She said, "Don't worry, love. It wasn't a kitchen in those days."

Sideways shortcut on to the next road, straight and bussy in to the distance, clock on the job centre still set to winter time - slow-walking, tired, awake always most of the night - skin tight round his eyes - less elastic - 

a walk in the sun - he'd gone back for his coat and then it got warmer - 

smell of Greggs vegetable pasty -

that Joyce desire to make the world new - pie crust to piss pot - the sound a cat makes and the taste of tea - to write to a reader you have to let some things be taken as read - 

Carol's partner's song - It's taken it's taken it's taken as read - taken as read

crust carrots blank potato.

Does David Millipede dream of electric sheep?

Does David Cameron have to agree ahead of the election to commit to invade Iran, the way Blair in opposition had to sign off on the Dome?










Monday, 22 April 2013

ESPRESSO SHOT NO 56, by Anthony Sides


There are 2 sentences that only misogynists ever use. One of them is, "I'm not a misogynist." The other one is, "I love women, I love all women." 


Sunday, 21 April 2013

ESPRESSO SHOT NO 55, by Anthony Sides

Misogynist is one of the most overused and misused words these days. The other one is slag.



Friday, 19 April 2013

ESPRESSO SHOT NO 54, by Anthony Sides

"People who believe in  politics are like people who believe in God: they are sucking wind through bent straws."
- Charles Bukowski

People who believe in politics - who think there are universal solutions - who think there is a solution to life - to make it neat and formulate it and keep every one of us from the cracks - these people are the kind of people who started as Catholics and joined the Communist party because they still needed to belong to an authoritarian organization that would give them a simplistic view of life and tell them what to think. Communists believe rich people are sinners and the poor are virtuous. They insist people put aside their individual desires and work for the greater cause: corporate multinationals insist on the same selflessness.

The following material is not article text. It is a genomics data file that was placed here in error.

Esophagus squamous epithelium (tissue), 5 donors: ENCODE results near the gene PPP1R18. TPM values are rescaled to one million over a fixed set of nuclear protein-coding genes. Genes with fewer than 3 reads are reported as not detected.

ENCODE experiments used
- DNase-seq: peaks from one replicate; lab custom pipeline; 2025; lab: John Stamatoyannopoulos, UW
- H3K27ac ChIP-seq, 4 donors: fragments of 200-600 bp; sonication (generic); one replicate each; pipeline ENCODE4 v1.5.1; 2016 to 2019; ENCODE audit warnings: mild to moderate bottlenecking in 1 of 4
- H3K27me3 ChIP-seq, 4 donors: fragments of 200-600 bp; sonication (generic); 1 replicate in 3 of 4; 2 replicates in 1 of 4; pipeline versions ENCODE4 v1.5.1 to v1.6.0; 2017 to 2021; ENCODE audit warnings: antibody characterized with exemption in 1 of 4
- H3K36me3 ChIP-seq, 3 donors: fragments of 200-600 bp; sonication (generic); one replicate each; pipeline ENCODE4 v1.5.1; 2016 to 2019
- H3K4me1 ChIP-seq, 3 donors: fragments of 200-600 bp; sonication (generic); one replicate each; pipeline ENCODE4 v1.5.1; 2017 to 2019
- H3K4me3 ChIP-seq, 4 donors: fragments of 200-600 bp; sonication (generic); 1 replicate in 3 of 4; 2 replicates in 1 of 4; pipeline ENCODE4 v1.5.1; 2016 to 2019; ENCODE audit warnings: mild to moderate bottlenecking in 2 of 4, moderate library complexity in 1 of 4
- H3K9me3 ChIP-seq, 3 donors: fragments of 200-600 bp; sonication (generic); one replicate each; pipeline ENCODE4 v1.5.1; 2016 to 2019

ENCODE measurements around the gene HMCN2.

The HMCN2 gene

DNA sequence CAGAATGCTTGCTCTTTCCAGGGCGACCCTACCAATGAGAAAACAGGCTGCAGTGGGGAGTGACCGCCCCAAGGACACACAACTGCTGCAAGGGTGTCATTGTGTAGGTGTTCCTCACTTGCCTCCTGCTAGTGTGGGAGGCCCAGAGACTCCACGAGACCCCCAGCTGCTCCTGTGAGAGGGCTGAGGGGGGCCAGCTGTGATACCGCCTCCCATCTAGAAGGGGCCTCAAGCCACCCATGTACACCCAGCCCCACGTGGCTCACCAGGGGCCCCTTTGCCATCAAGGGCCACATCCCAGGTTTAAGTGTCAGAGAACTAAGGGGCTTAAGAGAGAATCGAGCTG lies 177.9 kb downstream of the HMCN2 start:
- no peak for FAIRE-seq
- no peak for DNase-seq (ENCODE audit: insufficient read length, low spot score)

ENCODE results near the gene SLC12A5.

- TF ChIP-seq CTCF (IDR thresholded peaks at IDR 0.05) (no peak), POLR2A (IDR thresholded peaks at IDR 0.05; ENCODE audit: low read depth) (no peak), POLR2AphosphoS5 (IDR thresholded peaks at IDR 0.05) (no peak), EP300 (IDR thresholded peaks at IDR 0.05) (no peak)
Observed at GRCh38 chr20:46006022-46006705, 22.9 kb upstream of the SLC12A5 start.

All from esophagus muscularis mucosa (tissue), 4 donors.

Politics is a game played by people who want to get power over other people to make themselves feel better. People who believe in politics are the kind of people who want the easter holiday to be the same date every year because life isn't boring enough and basing easter on the shape of the moon is not rational.

Political correctness is a religion: if you disagree with it you are not expressing a different opinion, you are a bad person and need to be punished until you believe the right things. They would burn us if they could.

People who believe in politics believe in politics because it stops them having to think for themselves, and I don't blame them. But I don't want to have to hear them tiresomely ranting and regurgitating rhetoric.

Rigid ideologies make life look simple and make it seem easy to grasp and easy to improve, instead of the maze of mirrors and seesawing scales and curtains and tricks and top hats and trips and stumbles and dances and disasters and yawns and ecstasies and slaps and tendernesses that it is (or seems to me to be).





Saturday, 23 March 2013

A HALL OF MIRRORS, ROBERT STONE

"On the other side of the glass, the evening traffic spun by in ringed webs of light; it was raining again."

Stone's writing is wonderful not only for perfect, atmospheric snapshots like that: he gives you the look and feel of cities and irony and understated compassion, and the consequences of politics and commerce, and the tightening inner winding of quiet desperation getting louder.